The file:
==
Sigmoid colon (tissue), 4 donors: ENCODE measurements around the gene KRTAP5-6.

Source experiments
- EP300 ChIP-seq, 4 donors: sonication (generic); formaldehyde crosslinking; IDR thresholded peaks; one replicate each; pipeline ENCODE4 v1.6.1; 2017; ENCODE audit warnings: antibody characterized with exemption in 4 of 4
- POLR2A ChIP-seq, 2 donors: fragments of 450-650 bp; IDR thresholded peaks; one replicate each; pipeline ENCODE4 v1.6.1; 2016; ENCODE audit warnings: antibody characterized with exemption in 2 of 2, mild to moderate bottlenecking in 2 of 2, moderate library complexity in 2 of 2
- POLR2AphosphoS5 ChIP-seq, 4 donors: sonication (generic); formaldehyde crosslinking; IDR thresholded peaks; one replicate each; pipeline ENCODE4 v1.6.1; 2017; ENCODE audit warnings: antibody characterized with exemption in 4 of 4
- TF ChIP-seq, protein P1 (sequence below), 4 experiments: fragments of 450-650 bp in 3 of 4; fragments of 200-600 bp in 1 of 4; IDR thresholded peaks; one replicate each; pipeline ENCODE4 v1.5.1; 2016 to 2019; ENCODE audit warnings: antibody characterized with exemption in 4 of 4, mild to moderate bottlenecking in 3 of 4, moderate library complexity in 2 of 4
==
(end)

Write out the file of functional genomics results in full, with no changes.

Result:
Sigmoid colon (tissue), 4 donors: ENCODE measurements around the gene KRTAP5-6.

Source experiments
- EP300 ChIP-seq, 4 donors: sonication (generic); formaldehyde crosslinking; IDR thresholded peaks; one replicate each; pipeline ENCODE4 v1.6.1; 2017; ENCODE audit warnings: antibody characterized with exemption in 4 of 4
- POLR2A ChIP-seq, 2 donors: fragments of 450-650 bp; IDR thresholded peaks; one replicate each; pipeline ENCODE4 v1.6.1; 2016; ENCODE audit warnings: antibody characterized with exemption in 2 of 2, mild to moderate bottlenecking in 2 of 2, moderate library complexity in 2 of 2
- POLR2AphosphoS5 ChIP-seq, 4 donors: sonication (generic); formaldehyde crosslinking; IDR thresholded peaks; one replicate each; pipeline ENCODE4 v1.6.1; 2017; ENCODE audit warnings: antibody characterized with exemption in 4 of 4
- TF ChIP-seq, protein P1 (sequence below), 4 experiments: fragments of 450-650 bp in 3 of 4; fragments of 200-600 bp in 1 of 4; IDR thresholded peaks; one replicate each; pipeline ENCODE4 v1.5.1; 2016 to 2019; ENCODE audit warnings: antibody characterized with exemption in 4 of 4, mild to moderate bottlenecking in 3 of 4, moderate library complexity in 2 of 4